Florida Republicans talked loudly about all the reasons why they should score a decisive victory in 1994 elections.
Quietly, they also discussed ways they could blow it.
The potential problems begin at the top of the ticket (not counting U.S. Sen. Connie Mack, at this point a shoo-in for his party's nomination for a second term), where some of the party's most appealing candidates are going to butt heads for the gubernatorial nomination.
"It's a cautious blessing," said Tom Slade, the party's chairman. "It shows the strength of the party, to have at least four heavyweights for that race."
Jeb Bush, who has never held elective office but is well-connected and has statewide name recognition, and Secretary of State Jim Smith, veteran of five statewide races, already are in, as is frequent candidate Andy Martin.
Second-term Insurance Commissioner Tom Gallagher and the party's first state Senate president since Reconstruction, Ander Crenshaw, also have talked about running. Seventh-term U.S. Rep. Bill McCollum also is considered a possibility.
Democratic incumbent Gov. Lawton Chiles looks like an inviting target, with his poll ratings in near-steady decline since he took office after a 1990 landslide victory. And trends in recent elections and voter registration favor Republicans in the state, as strategists showed in great detail with graphs and colored maps at a June 5 policy and strategy session here.
However, with such an opportunity to fulfill ambitions on the line, a divisive primary looms. Slade already has talked to the likely candidates about keeping it clean and on the issues.
"There's the opportunity to slip down the slope of personalities," Slade acknowledged.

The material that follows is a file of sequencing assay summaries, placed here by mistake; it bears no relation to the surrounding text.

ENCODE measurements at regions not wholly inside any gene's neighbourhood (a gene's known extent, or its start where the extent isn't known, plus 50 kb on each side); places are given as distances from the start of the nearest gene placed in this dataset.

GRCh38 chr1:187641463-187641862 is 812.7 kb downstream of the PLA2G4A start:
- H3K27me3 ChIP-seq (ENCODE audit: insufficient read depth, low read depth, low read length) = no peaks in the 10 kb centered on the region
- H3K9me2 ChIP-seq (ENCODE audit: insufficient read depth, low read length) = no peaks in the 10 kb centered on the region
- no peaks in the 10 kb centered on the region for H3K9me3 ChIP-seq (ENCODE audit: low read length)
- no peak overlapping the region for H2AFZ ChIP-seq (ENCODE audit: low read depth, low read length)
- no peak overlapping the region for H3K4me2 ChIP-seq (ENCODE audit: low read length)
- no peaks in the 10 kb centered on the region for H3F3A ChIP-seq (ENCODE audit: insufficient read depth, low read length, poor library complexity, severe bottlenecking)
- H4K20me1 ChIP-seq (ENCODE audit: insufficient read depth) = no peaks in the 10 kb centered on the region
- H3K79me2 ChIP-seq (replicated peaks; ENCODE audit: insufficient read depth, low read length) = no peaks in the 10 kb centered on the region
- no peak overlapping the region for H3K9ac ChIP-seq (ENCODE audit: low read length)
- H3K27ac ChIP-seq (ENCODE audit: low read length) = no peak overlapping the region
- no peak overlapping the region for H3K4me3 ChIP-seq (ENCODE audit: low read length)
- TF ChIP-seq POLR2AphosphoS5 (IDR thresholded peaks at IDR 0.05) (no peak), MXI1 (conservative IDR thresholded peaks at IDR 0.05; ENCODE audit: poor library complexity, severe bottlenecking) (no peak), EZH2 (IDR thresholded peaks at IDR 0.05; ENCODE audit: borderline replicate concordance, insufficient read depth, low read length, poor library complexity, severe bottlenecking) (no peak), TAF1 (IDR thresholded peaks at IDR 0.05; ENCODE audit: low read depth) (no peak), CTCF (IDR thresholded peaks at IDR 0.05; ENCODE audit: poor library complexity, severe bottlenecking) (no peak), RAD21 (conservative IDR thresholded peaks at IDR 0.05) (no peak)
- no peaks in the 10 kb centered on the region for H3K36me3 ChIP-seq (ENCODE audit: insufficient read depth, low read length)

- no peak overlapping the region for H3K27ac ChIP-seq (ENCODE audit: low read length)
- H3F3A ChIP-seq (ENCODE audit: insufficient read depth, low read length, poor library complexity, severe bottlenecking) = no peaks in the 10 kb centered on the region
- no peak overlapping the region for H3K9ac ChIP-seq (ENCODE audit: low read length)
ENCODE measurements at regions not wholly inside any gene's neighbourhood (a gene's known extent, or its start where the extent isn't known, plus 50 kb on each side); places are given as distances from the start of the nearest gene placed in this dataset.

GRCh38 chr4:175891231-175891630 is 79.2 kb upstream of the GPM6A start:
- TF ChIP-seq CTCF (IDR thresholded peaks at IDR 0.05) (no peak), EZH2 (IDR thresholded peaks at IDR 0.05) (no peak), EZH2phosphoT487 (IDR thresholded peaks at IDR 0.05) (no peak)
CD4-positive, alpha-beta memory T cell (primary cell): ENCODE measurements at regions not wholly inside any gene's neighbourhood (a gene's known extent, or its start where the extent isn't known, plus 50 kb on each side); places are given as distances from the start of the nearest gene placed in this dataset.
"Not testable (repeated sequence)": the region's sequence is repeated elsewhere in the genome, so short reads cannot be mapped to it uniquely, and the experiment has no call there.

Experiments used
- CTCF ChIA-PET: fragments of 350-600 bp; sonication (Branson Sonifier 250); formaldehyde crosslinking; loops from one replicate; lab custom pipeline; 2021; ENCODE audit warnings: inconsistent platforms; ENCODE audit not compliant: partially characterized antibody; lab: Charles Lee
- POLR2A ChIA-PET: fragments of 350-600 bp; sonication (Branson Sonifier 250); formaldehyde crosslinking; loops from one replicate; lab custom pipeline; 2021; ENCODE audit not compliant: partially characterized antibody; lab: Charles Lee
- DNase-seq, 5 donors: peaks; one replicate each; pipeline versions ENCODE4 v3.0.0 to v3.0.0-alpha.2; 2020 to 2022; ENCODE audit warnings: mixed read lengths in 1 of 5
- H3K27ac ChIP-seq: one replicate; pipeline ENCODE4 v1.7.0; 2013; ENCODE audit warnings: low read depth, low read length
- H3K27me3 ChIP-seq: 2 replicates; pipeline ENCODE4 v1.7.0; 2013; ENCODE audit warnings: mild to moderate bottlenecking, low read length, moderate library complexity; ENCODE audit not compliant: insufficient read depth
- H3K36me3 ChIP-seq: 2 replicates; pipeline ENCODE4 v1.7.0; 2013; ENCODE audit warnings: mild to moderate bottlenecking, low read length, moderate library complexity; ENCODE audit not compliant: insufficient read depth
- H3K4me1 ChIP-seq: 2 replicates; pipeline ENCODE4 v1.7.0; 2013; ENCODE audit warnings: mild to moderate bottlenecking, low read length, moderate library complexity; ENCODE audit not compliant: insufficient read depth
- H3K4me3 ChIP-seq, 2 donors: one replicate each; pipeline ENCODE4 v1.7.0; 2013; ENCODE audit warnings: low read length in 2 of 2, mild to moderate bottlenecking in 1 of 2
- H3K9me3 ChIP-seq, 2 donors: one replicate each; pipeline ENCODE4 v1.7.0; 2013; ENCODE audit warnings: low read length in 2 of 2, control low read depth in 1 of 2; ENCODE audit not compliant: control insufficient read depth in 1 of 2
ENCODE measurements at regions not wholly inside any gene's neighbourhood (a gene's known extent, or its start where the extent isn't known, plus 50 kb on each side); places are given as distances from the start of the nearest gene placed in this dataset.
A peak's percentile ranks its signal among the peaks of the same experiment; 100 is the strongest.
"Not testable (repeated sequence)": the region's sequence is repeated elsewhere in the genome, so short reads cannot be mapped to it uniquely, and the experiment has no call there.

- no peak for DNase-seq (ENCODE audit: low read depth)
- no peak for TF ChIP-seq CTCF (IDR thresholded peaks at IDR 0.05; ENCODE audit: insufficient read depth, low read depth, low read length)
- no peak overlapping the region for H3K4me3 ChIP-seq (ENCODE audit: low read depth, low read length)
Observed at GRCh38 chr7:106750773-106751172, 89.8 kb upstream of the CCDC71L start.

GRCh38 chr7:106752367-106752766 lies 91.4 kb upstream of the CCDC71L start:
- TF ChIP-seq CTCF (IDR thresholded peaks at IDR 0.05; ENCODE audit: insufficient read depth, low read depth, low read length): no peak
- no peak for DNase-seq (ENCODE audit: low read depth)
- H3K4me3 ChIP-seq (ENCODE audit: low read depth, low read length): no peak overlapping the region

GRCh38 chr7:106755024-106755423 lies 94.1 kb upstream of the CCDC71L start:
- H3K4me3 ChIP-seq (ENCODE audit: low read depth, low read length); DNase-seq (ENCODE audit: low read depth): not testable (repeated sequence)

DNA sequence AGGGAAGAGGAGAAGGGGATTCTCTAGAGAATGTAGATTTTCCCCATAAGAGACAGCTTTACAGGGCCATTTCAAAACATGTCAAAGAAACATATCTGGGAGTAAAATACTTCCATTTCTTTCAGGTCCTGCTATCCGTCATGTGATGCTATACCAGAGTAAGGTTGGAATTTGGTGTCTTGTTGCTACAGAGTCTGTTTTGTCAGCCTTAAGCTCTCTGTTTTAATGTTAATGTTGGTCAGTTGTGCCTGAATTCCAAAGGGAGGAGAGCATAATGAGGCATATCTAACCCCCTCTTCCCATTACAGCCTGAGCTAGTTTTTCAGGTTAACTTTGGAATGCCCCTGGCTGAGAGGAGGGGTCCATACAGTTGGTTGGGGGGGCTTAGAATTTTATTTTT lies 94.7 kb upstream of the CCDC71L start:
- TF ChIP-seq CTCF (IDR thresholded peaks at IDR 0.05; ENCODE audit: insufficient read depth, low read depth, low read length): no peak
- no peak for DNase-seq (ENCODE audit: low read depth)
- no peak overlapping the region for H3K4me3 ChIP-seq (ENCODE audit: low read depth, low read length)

"We never won a governor's race until the Democrats misbehaved very badly," Slade told the likely candidates. "The only way we can lose is if we duplicate that process. . . . You must be ladies and gentlemen out there."
One Republican candidate, Smith, figured heavily in the Democratic misbehavior to which Slade referred. Smith lost the 1986 Democratic nomination to Steve Pajcic after a hard-hitting runoff that sent a reeling Pajcic into the general election against Bob Martinez.
Smith subsequently jumped to the Republicans.
Another problem faced by Republicans is that throwing four or five of their top candidates into the same race doesn't leave much in reserve for the cabinet races, all also contested in 1994. Slade is talking about "diversification" in seeking cabinet candidates who already aren't officeholders, such as a corporate executive for insurance commissioner, a top lawyer for attorney general, a veteran educator for education commissioner.
Rich Heffley, state GOP strategist, noted that once the field is known, probably after Labor Day, there also will be some promising Republicans plucked to serve as running mates.
He said the party hierarchy couldn't really control the field.
"It's pretty hard to tell somebody not to run for an office like governor," Heffley said.
However, he said the state party might use its influence for other races, such as trying to avoid pitting strong Republicans against each other in the party's bid to take control of the Legislature.
Republicans also said Chiles, a three-term U.S. senator who came out of retirement to enter the race late in 1990, might decide against seeking re-election. Attorney General Bob Butterworth, Education Commissioner Betty Castor, former congressman Bill Nelson, Lt. Gov. Buddy MacKay and former Orlando Mayor William Frederick would be possible replacements. Frederick might run whether Chiles does or not.
"None of those people scare us," Heffley insisted.
Republican registration gains have been strong and steady, and Democrats are projected to slip below 50 percent statewide within two years. But Robert Joffee, a veteran Florida political analyst and pollster, said a stronger trend is "decreasing party loyalty among all voters." There is a willingness to split tickets, cross party lines and support independents.
And while the strategy forum here focused on developing a partywide theme of spending controls and efficient, responsible government, Joffee said hanging over the Republicans are "lifestyle issues" such as abortion and gay rights that can easily split the party into factions.
"There's a lot that these guys can't agree on," Joffee said.